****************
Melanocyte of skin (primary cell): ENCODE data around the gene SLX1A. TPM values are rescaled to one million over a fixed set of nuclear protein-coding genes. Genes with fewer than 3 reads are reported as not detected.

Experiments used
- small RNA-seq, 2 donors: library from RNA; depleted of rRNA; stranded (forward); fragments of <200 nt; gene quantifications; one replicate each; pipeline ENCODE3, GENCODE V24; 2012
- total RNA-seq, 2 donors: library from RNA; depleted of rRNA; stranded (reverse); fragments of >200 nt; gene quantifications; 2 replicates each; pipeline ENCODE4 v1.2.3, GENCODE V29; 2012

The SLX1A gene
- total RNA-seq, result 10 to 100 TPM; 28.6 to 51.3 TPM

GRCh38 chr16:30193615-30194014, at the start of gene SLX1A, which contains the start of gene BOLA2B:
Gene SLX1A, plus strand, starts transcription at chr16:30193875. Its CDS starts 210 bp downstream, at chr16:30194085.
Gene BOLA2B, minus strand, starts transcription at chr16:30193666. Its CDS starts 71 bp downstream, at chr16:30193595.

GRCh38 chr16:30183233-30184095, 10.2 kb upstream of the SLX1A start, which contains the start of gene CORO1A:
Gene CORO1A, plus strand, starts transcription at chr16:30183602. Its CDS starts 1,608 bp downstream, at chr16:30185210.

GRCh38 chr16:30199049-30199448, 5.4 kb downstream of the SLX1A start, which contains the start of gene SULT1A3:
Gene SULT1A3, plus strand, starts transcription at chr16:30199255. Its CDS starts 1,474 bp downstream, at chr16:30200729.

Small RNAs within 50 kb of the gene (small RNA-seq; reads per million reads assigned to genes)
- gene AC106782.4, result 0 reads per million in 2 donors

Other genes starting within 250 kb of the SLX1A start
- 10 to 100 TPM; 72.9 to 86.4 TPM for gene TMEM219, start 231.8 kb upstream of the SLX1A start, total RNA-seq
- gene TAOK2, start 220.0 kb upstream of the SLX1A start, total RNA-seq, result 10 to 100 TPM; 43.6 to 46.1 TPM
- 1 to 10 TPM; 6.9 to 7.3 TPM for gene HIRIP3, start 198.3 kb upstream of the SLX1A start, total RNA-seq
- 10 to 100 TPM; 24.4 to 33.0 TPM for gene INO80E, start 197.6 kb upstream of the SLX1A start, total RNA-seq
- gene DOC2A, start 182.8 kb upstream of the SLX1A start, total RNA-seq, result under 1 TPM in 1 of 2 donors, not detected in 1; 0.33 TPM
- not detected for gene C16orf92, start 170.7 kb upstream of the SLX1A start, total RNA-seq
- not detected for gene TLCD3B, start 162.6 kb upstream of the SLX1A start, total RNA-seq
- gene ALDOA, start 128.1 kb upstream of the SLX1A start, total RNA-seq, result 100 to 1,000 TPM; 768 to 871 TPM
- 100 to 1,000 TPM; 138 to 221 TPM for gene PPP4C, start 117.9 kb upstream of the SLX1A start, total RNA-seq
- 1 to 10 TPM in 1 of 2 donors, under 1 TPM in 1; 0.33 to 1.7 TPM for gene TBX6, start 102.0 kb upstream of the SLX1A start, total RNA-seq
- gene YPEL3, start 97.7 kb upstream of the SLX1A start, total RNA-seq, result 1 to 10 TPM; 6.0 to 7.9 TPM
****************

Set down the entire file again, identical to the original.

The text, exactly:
Melanocyte of skin (primary cell): ENCODE data around the gene SLX1A. TPM values are rescaled to one million over a fixed set of nuclear protein-coding genes. Genes with fewer than 3 reads are reported as not detected.

Experiments used
- small RNA-seq, 2 donors: library from RNA; depleted of rRNA; stranded (forward); fragments of <200 nt; gene quantifications; one replicate each; pipeline ENCODE3, GENCODE V24; 2012
- total RNA-seq, 2 donors: library from RNA; depleted of rRNA; stranded (reverse); fragments of >200 nt; gene quantifications; 2 replicates each; pipeline ENCODE4 v1.2.3, GENCODE V29; 2012

The SLX1A gene
- total RNA-seq, result 10 to 100 TPM; 28.6 to 51.3 TPM

GRCh38 chr16:30193615-30194014, at the start of gene SLX1A, which contains the start of gene BOLA2B:
Gene SLX1A, plus strand, starts transcription at chr16:30193875. Its CDS starts 210 bp downstream, at chr16:30194085.
Gene BOLA2B, minus strand, starts transcription at chr16:30193666. Its CDS starts 71 bp downstream, at chr16:30193595.

GRCh38 chr16:30183233-30184095, 10.2 kb upstream of the SLX1A start, which contains the start of gene CORO1A:
Gene CORO1A, plus strand, starts transcription at chr16:30183602. Its CDS starts 1,608 bp downstream, at chr16:30185210.

GRCh38 chr16:30199049-30199448, 5.4 kb downstream of the SLX1A start, which contains the start of gene SULT1A3:
Gene SULT1A3, plus strand, starts transcription at chr16:30199255. Its CDS starts 1,474 bp downstream, at chr16:30200729.

Small RNAs within 50 kb of the gene (small RNA-seq; reads per million reads assigned to genes)
- gene AC106782.4, result 0 reads per million in 2 donors

Other genes starting within 250 kb of the SLX1A start
- 10 to 100 TPM; 72.9 to 86.4 TPM for gene TMEM219, start 231.8 kb upstream of the SLX1A start, total RNA-seq
- gene TAOK2, start 220.0 kb upstream of the SLX1A start, total RNA-seq, result 10 to 100 TPM; 43.6 to 46.1 TPM
- 1 to 10 TPM; 6.9 to 7.3 TPM for gene HIRIP3, start 198.3 kb upstream of the SLX1A start, total RNA-seq
- 10 to 100 TPM; 24.4 to 33.0 TPM for gene INO80E, start 197.6 kb upstream of the SLX1A start, total RNA-seq
- gene DOC2A, start 182.8 kb upstream of the SLX1A start, total RNA-seq, result under 1 TPM in 1 of 2 donors, not detected in 1; 0.33 TPM
- not detected for gene C16orf92, start 170.7 kb upstream of the SLX1A start, total RNA-seq
- not detected for gene TLCD3B, start 162.6 kb upstream of the SLX1A start, total RNA-seq
- gene ALDOA, start 128.1 kb upstream of the SLX1A start, total RNA-seq, result 100 to 1,000 TPM; 768 to 871 TPM
- 100 to 1,000 TPM; 138 to 221 TPM for gene PPP4C, start 117.9 kb upstream of the SLX1A start, total RNA-seq
- 1 to 10 TPM in 1 of 2 donors, under 1 TPM in 1; 0.33 to 1.7 TPM for gene TBX6, start 102.0 kb upstream of the SLX1A start, total RNA-seq
- gene YPEL3, start 97.7 kb upstream of the SLX1A start, total RNA-seq, result 1 to 10 TPM; 6.0 to 7.9 TPM